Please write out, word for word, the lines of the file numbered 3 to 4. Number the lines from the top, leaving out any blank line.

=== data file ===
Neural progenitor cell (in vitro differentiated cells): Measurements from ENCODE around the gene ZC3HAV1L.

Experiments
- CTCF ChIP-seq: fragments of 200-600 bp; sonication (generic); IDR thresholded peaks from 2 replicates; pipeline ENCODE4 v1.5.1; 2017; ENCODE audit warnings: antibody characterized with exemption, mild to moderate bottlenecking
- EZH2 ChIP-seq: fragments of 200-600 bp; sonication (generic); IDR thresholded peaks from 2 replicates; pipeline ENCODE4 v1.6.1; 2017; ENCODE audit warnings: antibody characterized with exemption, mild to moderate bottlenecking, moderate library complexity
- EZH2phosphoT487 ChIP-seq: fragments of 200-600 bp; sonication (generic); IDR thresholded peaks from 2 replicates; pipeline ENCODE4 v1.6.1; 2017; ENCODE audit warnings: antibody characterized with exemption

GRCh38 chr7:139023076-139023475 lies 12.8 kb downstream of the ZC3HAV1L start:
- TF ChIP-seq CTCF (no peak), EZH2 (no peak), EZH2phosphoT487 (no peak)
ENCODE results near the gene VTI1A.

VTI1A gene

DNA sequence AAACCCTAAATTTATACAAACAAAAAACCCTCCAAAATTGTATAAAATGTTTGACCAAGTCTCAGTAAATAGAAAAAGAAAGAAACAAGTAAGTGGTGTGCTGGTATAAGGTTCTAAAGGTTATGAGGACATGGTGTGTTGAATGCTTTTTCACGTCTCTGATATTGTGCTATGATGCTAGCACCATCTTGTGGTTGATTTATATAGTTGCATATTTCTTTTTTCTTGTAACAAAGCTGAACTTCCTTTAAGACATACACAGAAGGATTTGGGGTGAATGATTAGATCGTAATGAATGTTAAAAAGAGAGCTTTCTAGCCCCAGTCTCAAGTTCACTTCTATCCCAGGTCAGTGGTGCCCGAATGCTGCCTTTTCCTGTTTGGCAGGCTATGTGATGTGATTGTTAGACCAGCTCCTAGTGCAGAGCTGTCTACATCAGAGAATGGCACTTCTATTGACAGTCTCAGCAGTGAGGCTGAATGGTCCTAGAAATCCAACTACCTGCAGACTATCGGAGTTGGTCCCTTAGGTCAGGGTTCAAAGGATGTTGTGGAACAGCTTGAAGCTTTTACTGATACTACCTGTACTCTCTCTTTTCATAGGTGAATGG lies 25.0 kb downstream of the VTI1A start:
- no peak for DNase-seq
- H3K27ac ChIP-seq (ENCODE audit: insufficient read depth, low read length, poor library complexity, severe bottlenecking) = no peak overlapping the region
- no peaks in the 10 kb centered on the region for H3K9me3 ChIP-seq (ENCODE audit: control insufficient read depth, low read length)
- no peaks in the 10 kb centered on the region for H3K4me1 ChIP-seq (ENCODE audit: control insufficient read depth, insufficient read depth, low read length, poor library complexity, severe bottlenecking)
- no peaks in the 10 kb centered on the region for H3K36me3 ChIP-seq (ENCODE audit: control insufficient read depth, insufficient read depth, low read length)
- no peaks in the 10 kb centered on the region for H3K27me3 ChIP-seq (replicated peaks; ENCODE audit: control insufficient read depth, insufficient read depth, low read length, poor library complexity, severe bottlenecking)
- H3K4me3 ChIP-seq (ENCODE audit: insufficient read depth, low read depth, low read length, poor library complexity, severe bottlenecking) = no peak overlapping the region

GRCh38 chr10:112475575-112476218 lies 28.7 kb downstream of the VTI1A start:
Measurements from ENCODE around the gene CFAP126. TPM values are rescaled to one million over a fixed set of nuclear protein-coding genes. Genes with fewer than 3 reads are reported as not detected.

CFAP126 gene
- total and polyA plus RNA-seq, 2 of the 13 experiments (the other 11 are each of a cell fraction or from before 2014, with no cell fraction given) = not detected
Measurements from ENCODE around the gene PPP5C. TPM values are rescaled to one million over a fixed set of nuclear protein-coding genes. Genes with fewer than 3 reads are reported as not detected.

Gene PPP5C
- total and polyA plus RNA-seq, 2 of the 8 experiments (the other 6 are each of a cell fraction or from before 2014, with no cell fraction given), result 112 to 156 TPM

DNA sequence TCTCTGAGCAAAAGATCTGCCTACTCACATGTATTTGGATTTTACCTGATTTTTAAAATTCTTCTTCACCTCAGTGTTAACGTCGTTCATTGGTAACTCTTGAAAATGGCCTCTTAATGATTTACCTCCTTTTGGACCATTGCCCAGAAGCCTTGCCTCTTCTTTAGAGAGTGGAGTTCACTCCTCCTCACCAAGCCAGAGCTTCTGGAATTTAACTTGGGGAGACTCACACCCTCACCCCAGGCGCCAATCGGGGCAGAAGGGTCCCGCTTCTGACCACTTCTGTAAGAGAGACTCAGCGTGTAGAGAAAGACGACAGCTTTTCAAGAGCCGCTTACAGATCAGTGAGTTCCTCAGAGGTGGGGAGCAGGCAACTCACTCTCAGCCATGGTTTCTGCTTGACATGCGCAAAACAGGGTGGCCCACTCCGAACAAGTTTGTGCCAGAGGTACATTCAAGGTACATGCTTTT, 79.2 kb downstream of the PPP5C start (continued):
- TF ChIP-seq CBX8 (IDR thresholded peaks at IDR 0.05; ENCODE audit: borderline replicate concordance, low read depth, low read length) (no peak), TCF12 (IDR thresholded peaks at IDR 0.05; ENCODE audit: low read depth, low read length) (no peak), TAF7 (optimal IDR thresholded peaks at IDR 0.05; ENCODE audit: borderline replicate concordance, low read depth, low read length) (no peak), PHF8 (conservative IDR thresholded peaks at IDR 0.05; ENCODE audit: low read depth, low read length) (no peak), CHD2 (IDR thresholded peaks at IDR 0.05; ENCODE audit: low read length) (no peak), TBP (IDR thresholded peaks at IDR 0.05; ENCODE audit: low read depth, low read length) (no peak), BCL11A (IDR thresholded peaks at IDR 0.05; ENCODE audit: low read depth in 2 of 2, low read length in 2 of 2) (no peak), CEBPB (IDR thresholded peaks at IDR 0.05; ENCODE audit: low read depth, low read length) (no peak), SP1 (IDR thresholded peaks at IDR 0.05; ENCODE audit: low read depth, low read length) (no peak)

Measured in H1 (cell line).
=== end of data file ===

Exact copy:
- CTCF ChIP-seq: fragments of 200-600 bp; sonication (generic); IDR thresholded peaks from 2 replicates; pipeline ENCODE4 v1.5.1; 2017; ENCODE audit warnings: antibody characterized with exemption, mild to moderate bottlenecking
- EZH2 ChIP-seq: fragments of 200-600 bp; sonication (generic); IDR thresholded peaks from 2 replicates; pipeline ENCODE4 v1.6.1; 2017; ENCODE audit warnings: antibody characterized with exemption, mild to moderate bottlenecking, moderate library complexity